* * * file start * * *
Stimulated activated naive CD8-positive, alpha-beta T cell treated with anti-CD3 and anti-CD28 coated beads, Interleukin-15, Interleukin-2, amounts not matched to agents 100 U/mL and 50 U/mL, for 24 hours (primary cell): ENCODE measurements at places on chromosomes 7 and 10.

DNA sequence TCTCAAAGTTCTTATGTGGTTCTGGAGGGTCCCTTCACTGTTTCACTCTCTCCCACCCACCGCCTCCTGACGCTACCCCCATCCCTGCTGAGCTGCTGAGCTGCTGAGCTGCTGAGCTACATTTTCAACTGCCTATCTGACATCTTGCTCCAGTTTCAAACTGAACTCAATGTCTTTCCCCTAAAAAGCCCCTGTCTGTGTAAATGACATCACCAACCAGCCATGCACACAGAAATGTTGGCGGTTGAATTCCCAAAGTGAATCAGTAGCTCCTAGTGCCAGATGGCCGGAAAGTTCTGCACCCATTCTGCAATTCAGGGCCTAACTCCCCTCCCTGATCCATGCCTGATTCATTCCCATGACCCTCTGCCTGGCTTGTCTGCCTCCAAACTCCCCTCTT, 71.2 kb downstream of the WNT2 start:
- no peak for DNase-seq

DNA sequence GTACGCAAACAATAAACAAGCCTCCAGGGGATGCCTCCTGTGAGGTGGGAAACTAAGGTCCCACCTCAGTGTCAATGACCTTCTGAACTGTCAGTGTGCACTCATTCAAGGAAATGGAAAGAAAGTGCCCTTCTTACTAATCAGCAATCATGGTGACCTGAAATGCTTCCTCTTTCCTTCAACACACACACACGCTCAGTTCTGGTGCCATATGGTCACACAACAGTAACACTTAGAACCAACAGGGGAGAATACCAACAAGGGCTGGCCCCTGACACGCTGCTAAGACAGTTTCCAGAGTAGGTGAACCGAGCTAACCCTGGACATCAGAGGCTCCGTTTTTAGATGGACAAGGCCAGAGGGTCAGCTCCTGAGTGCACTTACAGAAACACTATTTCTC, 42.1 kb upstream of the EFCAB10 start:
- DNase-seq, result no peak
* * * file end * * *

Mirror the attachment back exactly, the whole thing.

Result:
Stimulated activated naive CD8-positive, alpha-beta T cell treated with anti-CD3 and anti-CD28 coated beads, Interleukin-15, Interleukin-2, amounts not matched to agents 100 U/mL and 50 U/mL, for 24 hours (primary cell): ENCODE measurements at places on chromosomes 7 and 10.

DNA sequence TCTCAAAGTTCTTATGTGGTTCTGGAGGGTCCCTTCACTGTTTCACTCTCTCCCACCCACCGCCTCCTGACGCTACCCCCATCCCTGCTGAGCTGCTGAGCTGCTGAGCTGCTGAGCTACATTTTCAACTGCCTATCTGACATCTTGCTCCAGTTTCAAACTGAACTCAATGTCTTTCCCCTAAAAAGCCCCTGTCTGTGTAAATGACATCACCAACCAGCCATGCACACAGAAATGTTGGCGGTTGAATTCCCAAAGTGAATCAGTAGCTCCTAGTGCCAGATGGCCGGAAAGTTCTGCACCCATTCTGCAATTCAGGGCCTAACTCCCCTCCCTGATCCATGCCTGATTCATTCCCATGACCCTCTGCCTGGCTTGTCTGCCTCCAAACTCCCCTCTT, 71.2 kb downstream of the WNT2 start:
- no peak for DNase-seq

DNA sequence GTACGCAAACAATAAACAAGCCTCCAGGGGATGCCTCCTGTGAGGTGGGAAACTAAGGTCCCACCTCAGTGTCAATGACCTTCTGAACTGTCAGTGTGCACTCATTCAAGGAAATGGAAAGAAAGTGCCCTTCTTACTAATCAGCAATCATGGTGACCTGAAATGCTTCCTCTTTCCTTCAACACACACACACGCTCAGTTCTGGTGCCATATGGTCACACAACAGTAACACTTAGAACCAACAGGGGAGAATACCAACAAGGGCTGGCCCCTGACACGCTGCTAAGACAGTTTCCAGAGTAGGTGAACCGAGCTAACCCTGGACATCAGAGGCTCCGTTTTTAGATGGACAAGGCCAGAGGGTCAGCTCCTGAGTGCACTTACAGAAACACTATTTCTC, 42.1 kb upstream of the EFCAB10 start:
- DNase-seq, result no peak